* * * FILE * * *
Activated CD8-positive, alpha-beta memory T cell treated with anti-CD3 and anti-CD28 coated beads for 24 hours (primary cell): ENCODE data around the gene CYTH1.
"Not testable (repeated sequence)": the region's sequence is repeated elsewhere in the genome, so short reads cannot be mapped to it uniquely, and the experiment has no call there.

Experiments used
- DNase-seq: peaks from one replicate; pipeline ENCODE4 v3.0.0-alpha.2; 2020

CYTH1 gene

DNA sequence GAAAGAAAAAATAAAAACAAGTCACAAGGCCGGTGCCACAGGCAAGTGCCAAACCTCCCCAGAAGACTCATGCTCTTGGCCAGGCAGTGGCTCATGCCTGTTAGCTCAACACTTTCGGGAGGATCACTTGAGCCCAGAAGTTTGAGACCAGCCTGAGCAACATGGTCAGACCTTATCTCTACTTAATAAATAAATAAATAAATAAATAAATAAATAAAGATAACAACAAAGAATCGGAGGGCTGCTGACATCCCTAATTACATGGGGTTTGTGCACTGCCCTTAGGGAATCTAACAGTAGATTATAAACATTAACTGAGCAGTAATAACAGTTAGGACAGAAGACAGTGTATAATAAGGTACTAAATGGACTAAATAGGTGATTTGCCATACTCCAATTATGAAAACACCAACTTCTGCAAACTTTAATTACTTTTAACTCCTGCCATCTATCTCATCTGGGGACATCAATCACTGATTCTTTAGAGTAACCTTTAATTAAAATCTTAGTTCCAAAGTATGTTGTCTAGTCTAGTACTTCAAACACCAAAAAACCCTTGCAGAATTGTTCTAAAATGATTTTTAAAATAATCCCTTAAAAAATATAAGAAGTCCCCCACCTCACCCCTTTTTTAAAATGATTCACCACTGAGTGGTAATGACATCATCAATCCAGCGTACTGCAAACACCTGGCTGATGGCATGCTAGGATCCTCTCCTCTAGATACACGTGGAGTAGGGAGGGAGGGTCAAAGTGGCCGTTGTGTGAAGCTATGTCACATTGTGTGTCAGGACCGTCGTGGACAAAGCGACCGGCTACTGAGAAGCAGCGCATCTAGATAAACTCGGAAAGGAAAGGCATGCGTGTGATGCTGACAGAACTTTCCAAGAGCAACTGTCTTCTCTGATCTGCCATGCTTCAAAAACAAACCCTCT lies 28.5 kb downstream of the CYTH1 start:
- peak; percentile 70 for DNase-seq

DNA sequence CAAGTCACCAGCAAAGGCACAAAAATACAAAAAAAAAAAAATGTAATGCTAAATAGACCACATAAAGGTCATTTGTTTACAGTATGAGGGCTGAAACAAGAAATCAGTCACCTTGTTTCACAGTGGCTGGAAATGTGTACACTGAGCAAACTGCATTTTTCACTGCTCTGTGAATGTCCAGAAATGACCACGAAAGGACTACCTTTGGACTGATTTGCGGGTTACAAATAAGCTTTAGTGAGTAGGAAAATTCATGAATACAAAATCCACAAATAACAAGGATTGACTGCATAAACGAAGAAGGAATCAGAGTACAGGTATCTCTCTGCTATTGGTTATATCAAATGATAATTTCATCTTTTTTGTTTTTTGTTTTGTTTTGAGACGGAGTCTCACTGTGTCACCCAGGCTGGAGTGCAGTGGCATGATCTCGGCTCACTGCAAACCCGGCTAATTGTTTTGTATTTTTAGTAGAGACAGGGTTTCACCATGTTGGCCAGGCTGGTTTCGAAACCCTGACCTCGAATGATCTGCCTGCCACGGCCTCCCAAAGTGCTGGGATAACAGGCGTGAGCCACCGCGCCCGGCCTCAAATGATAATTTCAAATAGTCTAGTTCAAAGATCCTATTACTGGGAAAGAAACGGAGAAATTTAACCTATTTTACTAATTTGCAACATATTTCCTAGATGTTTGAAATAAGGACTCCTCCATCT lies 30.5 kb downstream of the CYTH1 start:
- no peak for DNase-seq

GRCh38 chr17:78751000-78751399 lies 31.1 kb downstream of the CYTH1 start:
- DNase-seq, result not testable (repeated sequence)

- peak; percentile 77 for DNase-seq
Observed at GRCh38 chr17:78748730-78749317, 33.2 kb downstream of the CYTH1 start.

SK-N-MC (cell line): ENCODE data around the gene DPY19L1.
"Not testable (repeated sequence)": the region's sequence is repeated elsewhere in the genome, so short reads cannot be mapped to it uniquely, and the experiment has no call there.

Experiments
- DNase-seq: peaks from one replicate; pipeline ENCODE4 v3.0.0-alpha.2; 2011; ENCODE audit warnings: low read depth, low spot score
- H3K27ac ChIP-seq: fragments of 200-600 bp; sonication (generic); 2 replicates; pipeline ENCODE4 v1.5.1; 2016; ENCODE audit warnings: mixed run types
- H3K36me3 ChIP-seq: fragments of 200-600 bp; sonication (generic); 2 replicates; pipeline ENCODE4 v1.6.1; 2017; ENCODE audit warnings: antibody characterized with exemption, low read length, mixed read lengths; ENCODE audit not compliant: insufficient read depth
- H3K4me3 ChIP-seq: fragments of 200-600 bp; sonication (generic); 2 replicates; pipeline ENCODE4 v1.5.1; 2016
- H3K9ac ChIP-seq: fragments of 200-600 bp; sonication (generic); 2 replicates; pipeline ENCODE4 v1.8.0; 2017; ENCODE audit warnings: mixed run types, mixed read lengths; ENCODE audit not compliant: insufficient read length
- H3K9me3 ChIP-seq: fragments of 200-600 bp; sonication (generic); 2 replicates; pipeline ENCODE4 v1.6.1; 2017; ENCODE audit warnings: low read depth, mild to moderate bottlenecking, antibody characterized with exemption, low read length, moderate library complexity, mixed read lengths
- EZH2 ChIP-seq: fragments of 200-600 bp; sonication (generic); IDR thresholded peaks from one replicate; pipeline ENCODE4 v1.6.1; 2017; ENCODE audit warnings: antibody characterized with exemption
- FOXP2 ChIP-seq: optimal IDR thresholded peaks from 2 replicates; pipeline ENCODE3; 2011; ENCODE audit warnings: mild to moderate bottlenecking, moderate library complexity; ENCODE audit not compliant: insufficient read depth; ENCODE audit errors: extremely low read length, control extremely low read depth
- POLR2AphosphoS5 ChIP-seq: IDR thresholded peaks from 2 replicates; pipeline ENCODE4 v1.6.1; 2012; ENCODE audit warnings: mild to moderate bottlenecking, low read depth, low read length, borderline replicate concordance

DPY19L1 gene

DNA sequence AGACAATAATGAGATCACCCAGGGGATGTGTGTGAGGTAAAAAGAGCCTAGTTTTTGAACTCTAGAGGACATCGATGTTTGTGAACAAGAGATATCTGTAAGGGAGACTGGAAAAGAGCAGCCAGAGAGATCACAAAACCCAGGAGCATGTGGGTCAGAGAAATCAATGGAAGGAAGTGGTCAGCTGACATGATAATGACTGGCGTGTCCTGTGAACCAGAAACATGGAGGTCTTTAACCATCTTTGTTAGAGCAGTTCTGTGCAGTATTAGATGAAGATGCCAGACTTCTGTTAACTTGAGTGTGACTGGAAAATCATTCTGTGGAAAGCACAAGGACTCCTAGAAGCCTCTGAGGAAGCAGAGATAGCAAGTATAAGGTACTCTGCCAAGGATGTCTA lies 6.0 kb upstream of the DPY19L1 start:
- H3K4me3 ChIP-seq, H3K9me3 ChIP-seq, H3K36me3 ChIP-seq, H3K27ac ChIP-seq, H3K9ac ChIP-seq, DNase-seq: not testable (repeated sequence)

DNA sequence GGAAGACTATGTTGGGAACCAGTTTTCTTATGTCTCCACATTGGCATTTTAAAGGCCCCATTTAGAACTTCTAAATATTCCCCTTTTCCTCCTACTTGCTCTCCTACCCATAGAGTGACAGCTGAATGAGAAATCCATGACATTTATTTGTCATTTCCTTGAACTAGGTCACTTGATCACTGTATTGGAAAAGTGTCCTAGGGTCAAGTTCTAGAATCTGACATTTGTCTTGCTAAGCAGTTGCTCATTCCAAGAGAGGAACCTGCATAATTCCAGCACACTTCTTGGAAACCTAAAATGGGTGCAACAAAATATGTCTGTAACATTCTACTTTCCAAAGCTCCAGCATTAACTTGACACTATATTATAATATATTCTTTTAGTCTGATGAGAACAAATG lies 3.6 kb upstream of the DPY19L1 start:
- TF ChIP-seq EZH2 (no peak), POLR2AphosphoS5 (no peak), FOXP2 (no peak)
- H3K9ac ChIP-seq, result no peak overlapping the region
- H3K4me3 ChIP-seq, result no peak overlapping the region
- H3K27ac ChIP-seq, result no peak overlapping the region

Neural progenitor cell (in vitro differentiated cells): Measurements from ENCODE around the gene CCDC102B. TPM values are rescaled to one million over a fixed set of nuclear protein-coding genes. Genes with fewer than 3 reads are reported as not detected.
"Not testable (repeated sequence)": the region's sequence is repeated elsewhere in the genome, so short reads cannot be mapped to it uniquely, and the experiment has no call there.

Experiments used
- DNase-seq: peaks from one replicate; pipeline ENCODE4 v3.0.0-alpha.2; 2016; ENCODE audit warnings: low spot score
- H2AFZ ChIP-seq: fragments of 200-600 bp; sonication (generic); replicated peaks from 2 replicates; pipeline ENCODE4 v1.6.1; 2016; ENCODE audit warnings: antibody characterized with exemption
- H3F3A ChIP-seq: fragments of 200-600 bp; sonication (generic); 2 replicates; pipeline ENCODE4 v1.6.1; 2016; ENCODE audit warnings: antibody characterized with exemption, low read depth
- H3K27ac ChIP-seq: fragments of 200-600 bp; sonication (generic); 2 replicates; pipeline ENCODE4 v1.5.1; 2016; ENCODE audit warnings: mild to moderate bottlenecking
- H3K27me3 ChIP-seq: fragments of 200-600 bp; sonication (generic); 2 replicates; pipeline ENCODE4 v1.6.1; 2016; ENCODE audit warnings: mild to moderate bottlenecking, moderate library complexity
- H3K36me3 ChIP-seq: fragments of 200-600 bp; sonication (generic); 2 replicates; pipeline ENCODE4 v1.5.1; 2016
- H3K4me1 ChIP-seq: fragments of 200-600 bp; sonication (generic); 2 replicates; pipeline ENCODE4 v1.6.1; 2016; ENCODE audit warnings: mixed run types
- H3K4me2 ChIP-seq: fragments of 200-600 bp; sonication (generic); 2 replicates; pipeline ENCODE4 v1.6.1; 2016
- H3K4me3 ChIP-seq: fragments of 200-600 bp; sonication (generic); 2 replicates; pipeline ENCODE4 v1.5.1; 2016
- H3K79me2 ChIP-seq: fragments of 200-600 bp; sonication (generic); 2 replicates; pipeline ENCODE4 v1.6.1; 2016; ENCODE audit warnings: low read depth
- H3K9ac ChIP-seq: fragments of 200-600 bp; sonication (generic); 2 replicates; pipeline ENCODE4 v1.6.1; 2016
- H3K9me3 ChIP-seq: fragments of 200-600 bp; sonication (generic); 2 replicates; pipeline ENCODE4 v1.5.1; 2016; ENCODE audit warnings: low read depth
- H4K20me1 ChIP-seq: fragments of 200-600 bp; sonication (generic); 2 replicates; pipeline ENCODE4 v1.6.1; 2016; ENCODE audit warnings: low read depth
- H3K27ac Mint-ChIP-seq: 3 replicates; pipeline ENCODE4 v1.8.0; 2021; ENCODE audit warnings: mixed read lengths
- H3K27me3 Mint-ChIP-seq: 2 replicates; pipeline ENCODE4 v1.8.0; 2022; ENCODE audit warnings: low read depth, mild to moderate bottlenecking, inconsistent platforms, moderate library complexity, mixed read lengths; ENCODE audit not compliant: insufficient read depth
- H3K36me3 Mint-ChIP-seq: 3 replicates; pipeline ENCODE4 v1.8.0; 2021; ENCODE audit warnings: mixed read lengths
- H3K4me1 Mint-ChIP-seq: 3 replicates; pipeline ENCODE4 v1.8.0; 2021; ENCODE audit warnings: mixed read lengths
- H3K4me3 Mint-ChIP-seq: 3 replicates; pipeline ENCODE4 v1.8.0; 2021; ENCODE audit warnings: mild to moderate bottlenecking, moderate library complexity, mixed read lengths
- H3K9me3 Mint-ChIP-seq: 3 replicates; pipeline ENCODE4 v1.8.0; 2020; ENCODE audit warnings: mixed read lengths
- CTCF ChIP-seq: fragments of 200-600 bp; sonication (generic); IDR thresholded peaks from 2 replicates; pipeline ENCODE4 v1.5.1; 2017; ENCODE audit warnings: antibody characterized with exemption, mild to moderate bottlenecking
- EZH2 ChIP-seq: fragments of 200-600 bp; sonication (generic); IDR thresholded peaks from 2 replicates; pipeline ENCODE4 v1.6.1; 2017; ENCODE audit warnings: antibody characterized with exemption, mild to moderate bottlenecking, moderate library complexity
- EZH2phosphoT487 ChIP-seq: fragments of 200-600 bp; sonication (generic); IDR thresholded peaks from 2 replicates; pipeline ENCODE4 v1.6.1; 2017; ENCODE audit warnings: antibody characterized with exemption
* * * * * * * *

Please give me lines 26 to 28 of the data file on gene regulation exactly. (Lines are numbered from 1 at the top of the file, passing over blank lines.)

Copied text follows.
DPY19L1 gene

DNA sequence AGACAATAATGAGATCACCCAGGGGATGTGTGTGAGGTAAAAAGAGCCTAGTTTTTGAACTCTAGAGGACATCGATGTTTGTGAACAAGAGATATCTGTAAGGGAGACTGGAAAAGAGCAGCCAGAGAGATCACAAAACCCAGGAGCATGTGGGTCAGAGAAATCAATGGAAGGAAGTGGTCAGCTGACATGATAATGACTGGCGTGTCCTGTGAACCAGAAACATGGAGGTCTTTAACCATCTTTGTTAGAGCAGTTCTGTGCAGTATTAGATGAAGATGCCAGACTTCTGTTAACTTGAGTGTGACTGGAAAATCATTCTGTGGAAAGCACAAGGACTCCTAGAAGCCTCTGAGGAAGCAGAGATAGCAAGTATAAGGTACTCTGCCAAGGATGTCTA lies 6.0 kb upstream of the DPY19L1 start:
- H3K4me3 ChIP-seq, H3K9me3 ChIP-seq, H3K36me3 ChIP-seq, H3K27ac ChIP-seq, H3K9ac ChIP-seq, DNase-seq: not testable (repeated sequence)